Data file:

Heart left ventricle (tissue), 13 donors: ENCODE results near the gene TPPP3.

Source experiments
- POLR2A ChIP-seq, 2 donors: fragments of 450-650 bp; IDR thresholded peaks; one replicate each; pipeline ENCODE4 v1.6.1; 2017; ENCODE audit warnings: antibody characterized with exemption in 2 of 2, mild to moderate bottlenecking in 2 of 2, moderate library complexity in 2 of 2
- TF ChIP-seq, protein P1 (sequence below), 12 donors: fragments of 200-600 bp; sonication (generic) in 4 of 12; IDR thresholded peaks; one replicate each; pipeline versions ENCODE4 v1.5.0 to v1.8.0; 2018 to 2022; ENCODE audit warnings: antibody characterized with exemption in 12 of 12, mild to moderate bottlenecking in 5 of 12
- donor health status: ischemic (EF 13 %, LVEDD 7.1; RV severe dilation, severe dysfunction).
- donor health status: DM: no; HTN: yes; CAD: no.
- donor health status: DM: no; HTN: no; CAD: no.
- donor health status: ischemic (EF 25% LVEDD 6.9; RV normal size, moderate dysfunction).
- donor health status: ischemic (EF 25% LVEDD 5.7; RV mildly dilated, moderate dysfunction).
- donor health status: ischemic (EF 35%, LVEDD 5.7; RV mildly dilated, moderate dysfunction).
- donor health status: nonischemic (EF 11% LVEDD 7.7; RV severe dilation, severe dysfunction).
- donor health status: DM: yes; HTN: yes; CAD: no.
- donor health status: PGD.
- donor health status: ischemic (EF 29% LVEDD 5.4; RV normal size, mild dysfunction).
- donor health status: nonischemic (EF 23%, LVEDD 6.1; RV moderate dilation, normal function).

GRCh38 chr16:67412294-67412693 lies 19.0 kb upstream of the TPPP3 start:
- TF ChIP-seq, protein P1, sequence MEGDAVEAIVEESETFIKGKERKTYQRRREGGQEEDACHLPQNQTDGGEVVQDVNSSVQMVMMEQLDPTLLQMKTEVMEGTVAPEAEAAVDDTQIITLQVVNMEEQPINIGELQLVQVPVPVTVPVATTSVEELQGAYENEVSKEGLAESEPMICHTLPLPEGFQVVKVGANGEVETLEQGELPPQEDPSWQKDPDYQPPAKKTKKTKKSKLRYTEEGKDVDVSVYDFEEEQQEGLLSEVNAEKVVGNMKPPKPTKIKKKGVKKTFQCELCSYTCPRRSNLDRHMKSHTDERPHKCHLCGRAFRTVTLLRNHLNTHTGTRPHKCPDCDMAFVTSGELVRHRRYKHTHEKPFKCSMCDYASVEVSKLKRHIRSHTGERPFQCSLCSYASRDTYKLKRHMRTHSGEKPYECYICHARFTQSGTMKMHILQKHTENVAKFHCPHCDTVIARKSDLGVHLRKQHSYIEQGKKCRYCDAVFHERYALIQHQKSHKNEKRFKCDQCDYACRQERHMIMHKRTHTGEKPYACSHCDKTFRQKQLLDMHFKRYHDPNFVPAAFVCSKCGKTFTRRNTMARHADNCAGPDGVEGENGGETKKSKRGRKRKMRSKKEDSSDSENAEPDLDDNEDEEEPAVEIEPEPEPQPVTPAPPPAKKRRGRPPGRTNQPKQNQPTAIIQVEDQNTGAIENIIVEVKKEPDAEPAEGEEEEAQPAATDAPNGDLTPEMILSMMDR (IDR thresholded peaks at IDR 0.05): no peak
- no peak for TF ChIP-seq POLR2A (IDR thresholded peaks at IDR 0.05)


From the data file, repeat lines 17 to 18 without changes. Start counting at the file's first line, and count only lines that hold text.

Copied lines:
- TF ChIP-seq, protein P1, sequence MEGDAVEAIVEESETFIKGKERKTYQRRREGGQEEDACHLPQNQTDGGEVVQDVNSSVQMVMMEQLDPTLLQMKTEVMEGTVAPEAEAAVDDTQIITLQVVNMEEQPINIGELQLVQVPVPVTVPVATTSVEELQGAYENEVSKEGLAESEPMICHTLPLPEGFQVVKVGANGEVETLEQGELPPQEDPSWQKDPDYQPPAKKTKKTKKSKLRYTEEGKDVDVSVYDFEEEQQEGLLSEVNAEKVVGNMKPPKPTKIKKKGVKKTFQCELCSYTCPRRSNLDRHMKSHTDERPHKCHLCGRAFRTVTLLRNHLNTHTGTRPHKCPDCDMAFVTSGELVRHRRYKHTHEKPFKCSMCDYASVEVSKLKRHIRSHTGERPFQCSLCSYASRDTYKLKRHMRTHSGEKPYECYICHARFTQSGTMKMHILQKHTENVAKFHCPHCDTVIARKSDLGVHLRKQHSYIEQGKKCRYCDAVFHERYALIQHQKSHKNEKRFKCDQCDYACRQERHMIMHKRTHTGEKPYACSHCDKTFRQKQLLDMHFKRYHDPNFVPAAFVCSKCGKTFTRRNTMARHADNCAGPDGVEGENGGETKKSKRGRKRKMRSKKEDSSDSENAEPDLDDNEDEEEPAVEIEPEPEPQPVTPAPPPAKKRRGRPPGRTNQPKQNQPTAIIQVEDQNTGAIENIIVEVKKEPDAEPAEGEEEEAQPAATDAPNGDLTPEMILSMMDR (IDR thresholded peaks at IDR 0.05): no peak
- no peak for TF ChIP-seq POLR2A (IDR thresholded peaks at IDR 0.05)